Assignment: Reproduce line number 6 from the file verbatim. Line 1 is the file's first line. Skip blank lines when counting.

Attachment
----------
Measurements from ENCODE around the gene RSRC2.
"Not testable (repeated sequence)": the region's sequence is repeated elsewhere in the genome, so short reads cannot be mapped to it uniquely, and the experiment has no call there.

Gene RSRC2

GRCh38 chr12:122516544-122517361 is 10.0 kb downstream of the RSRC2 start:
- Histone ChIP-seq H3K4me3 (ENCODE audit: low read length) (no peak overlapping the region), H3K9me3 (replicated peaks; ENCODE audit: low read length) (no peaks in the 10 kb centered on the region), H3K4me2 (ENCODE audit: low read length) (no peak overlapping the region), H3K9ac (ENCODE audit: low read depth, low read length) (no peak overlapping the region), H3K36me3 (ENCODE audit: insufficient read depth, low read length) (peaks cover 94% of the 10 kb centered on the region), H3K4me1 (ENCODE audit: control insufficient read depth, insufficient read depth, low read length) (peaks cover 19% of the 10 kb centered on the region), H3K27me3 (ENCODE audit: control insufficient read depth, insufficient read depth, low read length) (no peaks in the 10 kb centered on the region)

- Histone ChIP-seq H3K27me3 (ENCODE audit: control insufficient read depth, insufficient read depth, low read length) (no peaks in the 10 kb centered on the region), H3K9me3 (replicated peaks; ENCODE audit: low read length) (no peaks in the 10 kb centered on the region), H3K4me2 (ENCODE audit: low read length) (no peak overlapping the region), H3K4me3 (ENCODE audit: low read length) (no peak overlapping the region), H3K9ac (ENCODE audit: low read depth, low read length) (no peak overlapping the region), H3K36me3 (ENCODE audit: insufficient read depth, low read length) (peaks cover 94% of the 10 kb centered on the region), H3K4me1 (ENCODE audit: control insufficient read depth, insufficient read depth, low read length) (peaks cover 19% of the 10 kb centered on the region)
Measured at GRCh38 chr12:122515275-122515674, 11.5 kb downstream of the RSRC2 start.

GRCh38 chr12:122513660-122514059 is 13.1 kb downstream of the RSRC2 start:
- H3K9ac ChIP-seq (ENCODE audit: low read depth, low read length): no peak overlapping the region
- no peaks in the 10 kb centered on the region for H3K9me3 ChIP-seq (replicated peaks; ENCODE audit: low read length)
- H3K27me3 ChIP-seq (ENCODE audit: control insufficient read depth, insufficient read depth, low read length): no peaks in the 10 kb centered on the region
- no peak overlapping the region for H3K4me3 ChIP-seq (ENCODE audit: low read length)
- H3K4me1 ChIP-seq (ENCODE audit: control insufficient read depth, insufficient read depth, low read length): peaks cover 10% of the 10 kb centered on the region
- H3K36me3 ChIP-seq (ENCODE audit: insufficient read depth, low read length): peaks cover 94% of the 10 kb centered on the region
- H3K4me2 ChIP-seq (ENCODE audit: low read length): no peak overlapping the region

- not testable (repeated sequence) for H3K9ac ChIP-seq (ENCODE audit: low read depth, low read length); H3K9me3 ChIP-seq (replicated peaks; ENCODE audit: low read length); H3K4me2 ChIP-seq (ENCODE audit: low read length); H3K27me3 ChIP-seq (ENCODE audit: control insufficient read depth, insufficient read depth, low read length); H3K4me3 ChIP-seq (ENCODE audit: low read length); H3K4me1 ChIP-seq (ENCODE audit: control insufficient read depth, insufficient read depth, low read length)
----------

- Histone ChIP-seq H3K27me3 (ENCODE audit: control insufficient read depth, insufficient read depth, low read length) (no peaks in the 10 kb centered on the region), H3K9me3 (replicated peaks; ENCODE audit: low read length) (no peaks in the 10 kb centered on the region), H3K4me2 (ENCODE audit: low read length) (no peak overlapping the region), H3K4me3 (ENCODE audit: low read length) (no peak overlapping the region), H3K9ac (ENCODE audit: low read depth, low read length) (no peak overlapping the region), H3K36me3 (ENCODE audit: insufficient read depth, low read length) (peaks cover 94% of the 10 kb centered on the region), H3K4me1 (ENCODE audit: control insufficient read depth, insufficient read depth, low read length) (peaks cover 19% of the 10 kb centered on the region)